Exhibit in detail: сoin operated Orchestrion Model “O” (video)

From 10 to 16 June 2024, Moscow is hosting a large-scale jazz festival featuring more than 1,000 musicians from Russia and foreign countries. For the third year in a row, jazz concerts are held at the most popular city venues.

The musical repertoire of the Orchestrion Model "O", which is posted in the column "Exhibit in Detail", is directly related to jazz music.

Coin-operated orchestrion Model "O" is mounted in mahogany veneered wooden case, with the front panel comprised of two parts, with carved pilasters, Corinthian order capitals, levers with signs, and two incandescent bulbs. It is fixed on four movable supports. Two glazed doors with golden frames and locks are on façade bottom.  A plate and aperture for the lever are to the right, sliding button and plate with the inscription ”MANDOLIN/ ON OFF” are beneath. Twenty-two tones xylophone, bellows, electric motor, power generating unit and box for coins are inside. Opening upwards door with glass is in the upper part.  Piano mechanism with mandolin sound effect is fixed below the door on golden colour cast frame with the inscription “WESTERN ELECTRIC PIANO CO., CHICAGO” and number “161281”, large drum with three padded sticks is to the right, roll mechanism with perforated paper music roll in protecting metal cover, small drum, castanet and musical triangle. Counter of played melodies is above. Tape stops automatically when the melody is over.

The Orchestrion Model "O" (nickelodeon) was created by the Western Electric Piano Company in 1925.
Secretly owned by the J.P. Seeburg Piano Co., the Western Electric Piano Company (formerly, the A.F. Larson Piano Company, one of the major manufacturers of automatic pianos, was purchased shortly after it was founded. This move was driven by Seeburg's desire to stimulate more competition among his dealers, who had exclusive territories and really needed completion. Larson, along with fellow Western Electric officer, Mr. Waters, were earlier officers of the Marquette Piano Company, makers of the Cremona line of instruments. It is also interesting to note that Western Electric's 900 Blackhawk Street address was actually the side entrance to the now-infamous J.P. Seeburg factory! From about 1924, until the late 20s (although the company remained a legal entity until bankruptcy proceedings in 1933) Western Electric produced a line of coin-operated pianos and orchestrions, mostly of the cabinet type. To avoid detection by the public and those in the trade, the easily-visible portions of the Western Electric instruments – the cases, the pumps, roll mechanisms, etc. – were different from Seeburg products. However, many of the interior parts, the pneumatic stacks of certain pianos for instance, were the same.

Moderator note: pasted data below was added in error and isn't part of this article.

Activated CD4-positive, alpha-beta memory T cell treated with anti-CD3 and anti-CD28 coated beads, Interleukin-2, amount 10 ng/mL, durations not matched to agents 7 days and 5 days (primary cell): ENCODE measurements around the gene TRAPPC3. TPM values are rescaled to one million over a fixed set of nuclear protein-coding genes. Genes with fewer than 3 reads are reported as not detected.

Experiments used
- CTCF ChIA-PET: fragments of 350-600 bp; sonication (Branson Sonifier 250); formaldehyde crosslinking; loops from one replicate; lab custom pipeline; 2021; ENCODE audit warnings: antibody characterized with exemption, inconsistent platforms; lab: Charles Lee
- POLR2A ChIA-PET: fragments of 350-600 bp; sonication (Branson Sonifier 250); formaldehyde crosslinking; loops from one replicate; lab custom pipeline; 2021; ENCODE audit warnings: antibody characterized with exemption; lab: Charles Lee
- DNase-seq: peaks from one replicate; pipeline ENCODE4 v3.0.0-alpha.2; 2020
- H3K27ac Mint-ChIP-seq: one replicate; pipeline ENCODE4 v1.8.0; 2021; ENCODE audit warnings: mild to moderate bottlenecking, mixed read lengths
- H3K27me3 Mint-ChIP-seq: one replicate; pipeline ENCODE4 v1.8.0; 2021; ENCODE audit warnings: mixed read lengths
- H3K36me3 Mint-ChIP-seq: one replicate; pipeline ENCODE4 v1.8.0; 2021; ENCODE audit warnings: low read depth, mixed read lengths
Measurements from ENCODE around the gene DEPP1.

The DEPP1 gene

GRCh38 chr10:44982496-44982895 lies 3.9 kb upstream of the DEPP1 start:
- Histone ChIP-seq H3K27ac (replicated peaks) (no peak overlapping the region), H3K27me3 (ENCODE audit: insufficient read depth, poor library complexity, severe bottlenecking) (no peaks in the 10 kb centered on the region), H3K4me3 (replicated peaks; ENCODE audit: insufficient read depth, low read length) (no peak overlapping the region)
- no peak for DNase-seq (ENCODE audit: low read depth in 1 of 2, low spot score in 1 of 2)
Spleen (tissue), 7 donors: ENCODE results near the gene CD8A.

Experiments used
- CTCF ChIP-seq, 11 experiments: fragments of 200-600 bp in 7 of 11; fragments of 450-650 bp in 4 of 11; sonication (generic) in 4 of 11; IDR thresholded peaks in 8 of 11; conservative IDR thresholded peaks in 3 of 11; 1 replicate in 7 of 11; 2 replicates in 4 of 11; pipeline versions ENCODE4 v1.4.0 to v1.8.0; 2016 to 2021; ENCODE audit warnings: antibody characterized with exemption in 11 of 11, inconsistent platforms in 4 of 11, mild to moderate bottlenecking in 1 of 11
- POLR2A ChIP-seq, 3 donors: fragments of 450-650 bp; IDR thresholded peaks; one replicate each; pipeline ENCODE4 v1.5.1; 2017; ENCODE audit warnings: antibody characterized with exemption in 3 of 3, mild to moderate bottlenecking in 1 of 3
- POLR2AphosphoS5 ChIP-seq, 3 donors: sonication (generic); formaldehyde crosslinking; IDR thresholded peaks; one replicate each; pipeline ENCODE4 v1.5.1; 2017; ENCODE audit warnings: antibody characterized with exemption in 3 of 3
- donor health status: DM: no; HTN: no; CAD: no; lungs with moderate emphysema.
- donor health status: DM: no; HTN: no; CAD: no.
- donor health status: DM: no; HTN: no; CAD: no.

Western Electric pianos were durably built and enjoyed a good reputation with dealers and maintenance technicians who operated them in various locations. In the Minneapolis area, Oswald Wurdeman1) had 350 of them out "on location" earning money.

Most Western Electric pianos used a standard 10-tune "A" rolls and were built into cabinets. Some orchestrions used "G" or "4X" rolls. Few instruments were made with keyboards.

Today, collectors regard Western Electric instruments as among the most desirable American-made nickelodeon pianos. Like similar Seeburg instruments, they are ruggedly built and have lots of reserve vacuum capacity so that minor leaks will not be noticed.

1)The lifetime and history of Oswald Wurdeman spanned a time from selling and maintaining coin-operated pianos (the Western Electric brand) to restoring and preserving the same coin-operated pianos and band organs for the collecting trade in the 1960s.

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